What Your Channel Really Wants: Tips From a Managed Services Provider
by Anna Johnson
You may think your channel program is among the industry’s best, but it may surprise you to know that most channel partners feel their vendors have completely missed the boat. The good news is that improving your channel relationships may be easier than you think.
Consider one of your SMB prospects. They may be a 100-person law firm in downtown U.S.A. Maybe they spend $100,000 a year in IT expenditures and have an IT staff of 1 or 1.5 people. They are interested in growing, adding clients, increasing billable hours, landing new and interesting cases. They are focused on the business at hand and perhaps with some ambition are competing against the law firm across town that’s ten times as big.
Enter IT Plus, their trusted local IT Managed Service Provider (MSP). They have a close and long-term relationship with the law firm and are considered their virtual CIO/CTO. IT Plus is contracted to manage all aspects of their infrastructure and their services including hosting, backup, support, training, and strategic IT planning for the law firm. IT Plus has over 500 clients in various industries and if you ask any one of their customers what WAN accelerator or data storage device they are using, their answer would be, “I don’t know. And I don’t want to know. Because I’m in the legal business NOT in the IT business, I rely on IT Plus to handle all that stuff so I don’t have to!”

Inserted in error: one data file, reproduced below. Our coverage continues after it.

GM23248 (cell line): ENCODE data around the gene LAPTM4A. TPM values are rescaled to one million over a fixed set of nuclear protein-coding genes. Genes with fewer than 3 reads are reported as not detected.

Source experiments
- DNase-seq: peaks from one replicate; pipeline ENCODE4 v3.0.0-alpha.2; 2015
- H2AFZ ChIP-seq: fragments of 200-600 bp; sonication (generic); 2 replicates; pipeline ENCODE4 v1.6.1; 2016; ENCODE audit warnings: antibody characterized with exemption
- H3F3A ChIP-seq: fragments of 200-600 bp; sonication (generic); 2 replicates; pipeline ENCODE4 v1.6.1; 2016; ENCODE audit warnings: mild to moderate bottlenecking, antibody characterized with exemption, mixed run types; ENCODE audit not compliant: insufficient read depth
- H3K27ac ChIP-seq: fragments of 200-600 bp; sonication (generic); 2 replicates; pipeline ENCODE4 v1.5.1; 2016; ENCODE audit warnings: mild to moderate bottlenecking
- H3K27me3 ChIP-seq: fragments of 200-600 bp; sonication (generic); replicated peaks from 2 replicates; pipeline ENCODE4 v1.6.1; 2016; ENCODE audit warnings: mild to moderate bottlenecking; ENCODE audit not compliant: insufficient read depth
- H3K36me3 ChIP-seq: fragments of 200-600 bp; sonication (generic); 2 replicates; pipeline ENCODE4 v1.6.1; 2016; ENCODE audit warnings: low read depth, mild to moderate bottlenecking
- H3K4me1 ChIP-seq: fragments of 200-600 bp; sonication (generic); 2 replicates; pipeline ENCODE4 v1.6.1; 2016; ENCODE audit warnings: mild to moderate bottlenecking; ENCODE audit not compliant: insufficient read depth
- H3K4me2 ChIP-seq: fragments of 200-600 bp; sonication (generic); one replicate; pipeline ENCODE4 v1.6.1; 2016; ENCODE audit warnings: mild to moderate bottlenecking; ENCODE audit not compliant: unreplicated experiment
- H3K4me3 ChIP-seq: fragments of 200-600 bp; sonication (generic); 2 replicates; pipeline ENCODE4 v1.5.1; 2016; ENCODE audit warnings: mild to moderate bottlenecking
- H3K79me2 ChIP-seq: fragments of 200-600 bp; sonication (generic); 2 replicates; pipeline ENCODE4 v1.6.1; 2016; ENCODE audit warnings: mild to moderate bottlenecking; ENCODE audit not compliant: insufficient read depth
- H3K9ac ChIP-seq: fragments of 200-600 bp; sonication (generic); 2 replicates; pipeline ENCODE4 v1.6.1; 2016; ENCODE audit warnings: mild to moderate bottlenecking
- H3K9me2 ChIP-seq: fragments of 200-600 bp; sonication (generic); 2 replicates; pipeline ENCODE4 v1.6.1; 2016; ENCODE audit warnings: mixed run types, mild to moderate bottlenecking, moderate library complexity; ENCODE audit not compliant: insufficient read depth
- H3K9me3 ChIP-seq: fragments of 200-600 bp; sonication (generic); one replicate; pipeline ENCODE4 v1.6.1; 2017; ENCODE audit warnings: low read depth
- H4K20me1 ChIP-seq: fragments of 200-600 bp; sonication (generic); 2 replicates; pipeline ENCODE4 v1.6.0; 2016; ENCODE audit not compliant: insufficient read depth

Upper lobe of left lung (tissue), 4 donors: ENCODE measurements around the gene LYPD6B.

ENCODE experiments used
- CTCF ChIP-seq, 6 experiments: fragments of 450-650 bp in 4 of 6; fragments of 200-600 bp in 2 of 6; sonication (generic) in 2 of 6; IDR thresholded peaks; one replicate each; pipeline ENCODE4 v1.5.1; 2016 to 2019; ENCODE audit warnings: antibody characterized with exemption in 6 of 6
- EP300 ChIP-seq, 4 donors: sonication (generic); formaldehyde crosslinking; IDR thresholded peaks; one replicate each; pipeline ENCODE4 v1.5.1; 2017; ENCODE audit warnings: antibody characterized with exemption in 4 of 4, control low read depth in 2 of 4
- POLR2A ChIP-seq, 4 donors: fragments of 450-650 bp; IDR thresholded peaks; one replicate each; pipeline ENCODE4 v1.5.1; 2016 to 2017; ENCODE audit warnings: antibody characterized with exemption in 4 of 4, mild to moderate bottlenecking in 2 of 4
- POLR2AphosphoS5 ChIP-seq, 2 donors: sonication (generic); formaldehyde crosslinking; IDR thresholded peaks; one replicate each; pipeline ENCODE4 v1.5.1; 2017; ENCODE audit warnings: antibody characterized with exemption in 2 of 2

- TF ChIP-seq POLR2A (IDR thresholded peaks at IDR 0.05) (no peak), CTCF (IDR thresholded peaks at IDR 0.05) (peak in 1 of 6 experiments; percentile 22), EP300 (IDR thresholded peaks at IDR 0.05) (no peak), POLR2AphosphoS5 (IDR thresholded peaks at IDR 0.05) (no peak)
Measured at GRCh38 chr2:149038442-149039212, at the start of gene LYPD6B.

While IT Plus is a fictional Managed Service Provider, one aspect of this story remains true, your SMB prospects like the law firm want to be savvy in the way they use technology to keep their businesses running smoothly and efficiently but don’t want the headache of being the experts to purchase and implement the technology. And in this circumstance, end-users don’t want to know your brand, products or how they work. All they know and want is a trusted relationship with a provider like IT Plus.
This is your moment of truth. Truth can be a bitter and hard pill to swallow for many high tech marketers to consider. But for those that grasp the realization that the Managed Service Provider’s brand is more important than their own, the nature of marketing to the MSP segment of the channel changes considerably. What’s more, Forrester Research recently reported that 77% of all VARs want to adapt to the MSP business model. So, while Managed Service Providers represent a relatively new segment in the modern era of channel marketing, as a reseller business model it will become the norm for the resellers in the SMB segment—if it hasn’t for your channel partners already.
In an effort to gain more insight from the minds of the Managed Service Provider principals, Channel Management Insights sat down with Steven Kellam, Vice President of Business Development at CCI, who was a thought leading IT Managed Service Provider before selling the business and joining CCI’s executive team.
We asked Steven for three tips that high tech channel marketers and sales people could use today to capture new SMB business through Managed Service Providers.
Treat Managed Service Providers more like customers than as typical resellers.